How Amazon’s New Review Policies Hurt Authors and Book Bloggers

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I’m popping in for an unscheduled post because I have something I have to get off my chest. Ahem.

In my 10 months as an indie author, I’ve learned many lessons, the biggest of which is probably that the industry changes really fast. But I have a big problem with one of the latest changes, which affects not only indie authors, but ALL authors.

Amazon has decided that reviews that are part of a paid blog tour can’t be placed on their site. Now, I understand that they consider this part of their “you can’t pay for book reviews” rule which is a valid rule. But I don’t think they understand how blog tours work. Here’s the deal. On a blog tour, you are paying for space on the blogger’s site – whether that is purely promotional with cover, blurb and buy links, or a review, if the blogger chooses to leave one – and for them to receive a copy the book, not for the review, which is optional. I’ve been with a few companies that say if the blogger doesn’t like the book, they shouldn’t post anything, a rule I like because I’d rather see nothing than see them publicly skewer my work. (Granted, in that case I get no publicity either, but the person did read the book, so I didn’t pay for nothing.)

Not allowing these reviews to be posted (or later removing them, which is worse) puts authors in a bind and lessens the value of blog tours. Reviews are SOOOOOO hard to come by, especially for indie authors who don’t have the same level of exposure as some traditionally published authors. I don’t understand why, but a lot of people are hesitant to leave reviews. Of course, I know some people won’t like the book and some just forget, but others worry that they have to write something worthy of the New York Times. I keep telling everyone that even if they just give it a star rating and say “I liked this book,” that is enough. But yet I have people who I know loved a book because they told me by email or on social media but they have never left a review.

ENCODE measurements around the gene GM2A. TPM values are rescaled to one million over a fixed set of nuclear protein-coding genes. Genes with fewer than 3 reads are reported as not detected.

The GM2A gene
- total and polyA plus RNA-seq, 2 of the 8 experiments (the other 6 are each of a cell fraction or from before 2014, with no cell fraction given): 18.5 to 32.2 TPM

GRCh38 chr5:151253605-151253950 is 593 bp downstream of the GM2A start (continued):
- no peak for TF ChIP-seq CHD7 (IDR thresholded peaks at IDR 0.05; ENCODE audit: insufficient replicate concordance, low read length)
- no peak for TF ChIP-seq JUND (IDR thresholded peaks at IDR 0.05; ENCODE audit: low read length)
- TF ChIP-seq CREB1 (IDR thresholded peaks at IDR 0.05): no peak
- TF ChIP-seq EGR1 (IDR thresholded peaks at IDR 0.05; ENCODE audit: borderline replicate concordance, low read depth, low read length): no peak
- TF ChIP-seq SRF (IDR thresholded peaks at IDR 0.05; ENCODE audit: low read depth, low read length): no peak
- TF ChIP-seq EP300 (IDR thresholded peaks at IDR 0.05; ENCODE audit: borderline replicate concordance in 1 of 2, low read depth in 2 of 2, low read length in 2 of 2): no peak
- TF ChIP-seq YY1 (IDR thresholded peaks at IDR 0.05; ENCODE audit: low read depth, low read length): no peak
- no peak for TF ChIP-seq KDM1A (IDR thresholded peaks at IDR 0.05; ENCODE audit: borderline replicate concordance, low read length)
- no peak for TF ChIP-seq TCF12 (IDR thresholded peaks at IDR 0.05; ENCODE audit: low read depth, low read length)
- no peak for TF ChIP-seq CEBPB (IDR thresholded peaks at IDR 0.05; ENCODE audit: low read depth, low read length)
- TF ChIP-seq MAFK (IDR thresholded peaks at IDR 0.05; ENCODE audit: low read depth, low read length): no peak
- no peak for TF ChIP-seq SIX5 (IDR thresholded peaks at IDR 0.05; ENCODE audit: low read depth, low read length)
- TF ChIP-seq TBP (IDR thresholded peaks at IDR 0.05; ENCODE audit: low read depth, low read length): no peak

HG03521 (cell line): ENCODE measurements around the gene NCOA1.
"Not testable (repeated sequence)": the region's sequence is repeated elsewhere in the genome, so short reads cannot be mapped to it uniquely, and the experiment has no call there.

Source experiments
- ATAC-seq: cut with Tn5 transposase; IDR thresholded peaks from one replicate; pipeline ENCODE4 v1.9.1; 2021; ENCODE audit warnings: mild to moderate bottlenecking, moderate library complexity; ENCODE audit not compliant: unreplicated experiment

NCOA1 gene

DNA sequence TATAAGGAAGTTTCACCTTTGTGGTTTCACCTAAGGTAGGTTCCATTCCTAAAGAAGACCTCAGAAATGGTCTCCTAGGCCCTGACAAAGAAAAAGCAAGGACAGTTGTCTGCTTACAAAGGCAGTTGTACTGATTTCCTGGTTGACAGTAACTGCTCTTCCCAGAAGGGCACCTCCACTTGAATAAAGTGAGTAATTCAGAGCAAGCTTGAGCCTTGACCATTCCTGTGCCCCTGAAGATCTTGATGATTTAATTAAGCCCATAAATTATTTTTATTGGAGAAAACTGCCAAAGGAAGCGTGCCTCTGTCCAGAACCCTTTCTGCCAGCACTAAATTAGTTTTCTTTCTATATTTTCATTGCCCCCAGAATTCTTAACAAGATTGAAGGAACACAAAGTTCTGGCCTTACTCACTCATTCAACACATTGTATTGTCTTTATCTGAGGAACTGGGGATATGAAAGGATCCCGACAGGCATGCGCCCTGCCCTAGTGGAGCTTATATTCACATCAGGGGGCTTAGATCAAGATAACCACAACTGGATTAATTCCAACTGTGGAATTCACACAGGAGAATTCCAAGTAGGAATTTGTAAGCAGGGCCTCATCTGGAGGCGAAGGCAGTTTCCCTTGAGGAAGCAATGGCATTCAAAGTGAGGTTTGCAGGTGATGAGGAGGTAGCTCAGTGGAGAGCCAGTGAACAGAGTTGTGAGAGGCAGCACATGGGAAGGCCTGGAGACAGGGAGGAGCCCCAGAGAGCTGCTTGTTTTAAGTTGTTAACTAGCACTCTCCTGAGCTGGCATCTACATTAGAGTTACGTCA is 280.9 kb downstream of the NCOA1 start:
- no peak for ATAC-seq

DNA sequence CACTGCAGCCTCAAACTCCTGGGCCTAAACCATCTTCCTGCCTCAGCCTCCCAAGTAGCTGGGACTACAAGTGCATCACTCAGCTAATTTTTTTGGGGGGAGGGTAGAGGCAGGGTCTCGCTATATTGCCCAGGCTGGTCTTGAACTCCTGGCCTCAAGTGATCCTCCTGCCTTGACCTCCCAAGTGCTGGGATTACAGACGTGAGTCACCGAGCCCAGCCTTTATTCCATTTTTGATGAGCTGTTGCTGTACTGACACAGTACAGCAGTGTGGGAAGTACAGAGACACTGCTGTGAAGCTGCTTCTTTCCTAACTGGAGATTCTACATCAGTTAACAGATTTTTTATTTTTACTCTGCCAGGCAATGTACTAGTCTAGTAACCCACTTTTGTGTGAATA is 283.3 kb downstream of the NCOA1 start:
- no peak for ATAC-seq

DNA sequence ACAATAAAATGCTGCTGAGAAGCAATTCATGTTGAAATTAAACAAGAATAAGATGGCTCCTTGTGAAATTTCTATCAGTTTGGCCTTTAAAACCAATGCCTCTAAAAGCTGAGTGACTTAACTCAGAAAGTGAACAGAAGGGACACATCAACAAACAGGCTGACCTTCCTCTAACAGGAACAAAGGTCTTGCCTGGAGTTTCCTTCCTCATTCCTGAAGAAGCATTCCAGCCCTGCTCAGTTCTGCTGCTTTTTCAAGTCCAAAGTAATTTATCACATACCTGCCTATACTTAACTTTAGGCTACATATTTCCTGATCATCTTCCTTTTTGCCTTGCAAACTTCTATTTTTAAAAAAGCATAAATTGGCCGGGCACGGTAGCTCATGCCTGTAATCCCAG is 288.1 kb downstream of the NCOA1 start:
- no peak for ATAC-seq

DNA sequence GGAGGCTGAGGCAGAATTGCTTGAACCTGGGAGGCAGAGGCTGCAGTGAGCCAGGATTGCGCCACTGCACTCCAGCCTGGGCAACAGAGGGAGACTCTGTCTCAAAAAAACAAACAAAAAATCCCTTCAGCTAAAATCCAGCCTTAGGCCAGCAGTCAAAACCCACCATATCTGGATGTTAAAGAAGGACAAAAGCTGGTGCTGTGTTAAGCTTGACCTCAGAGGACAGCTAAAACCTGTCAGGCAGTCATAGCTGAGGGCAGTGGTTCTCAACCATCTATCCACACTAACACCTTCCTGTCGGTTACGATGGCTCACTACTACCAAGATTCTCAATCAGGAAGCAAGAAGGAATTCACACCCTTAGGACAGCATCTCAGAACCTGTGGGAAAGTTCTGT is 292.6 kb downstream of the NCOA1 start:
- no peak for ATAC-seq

And that’s not even counting Amazon’s policy that reviews left by anyone they deem may know you can be removed. That’s a whole other level of trouble for authors. I know they are aiming to remove bias, but when you are just starting out, friends and family are a large chunk of your audience. Plus, nowadays a lot of our readers connect with us online, which is a totally different nature than an in-person actual friendship and shouldn’t fall under this rule.

At the same time, we live and die by reviews. Amazon uses the number of reviews we have to trigger their marketing and promotions efforts, including the “customers also bought” and “you might like lists.” These may not sound like much, but they are crucial for exposure. Perhaps the biggest way Amazon reviews affect us is that in order to even be considered for the Holy Grail of promotions – the BookBub feature – your book must have at least 50 4- or -5-star reviews on Amazon. (I’ve tried getting a feature on a book that doesn’t meet that requirement; don’t bother because they will reject you right away.) Not to mention that when people are trying to decide whether or not to purchase a book, they look at the reviews. Correctly or not, the more reviews a book has (assuming they are positive), the more attractive a book is.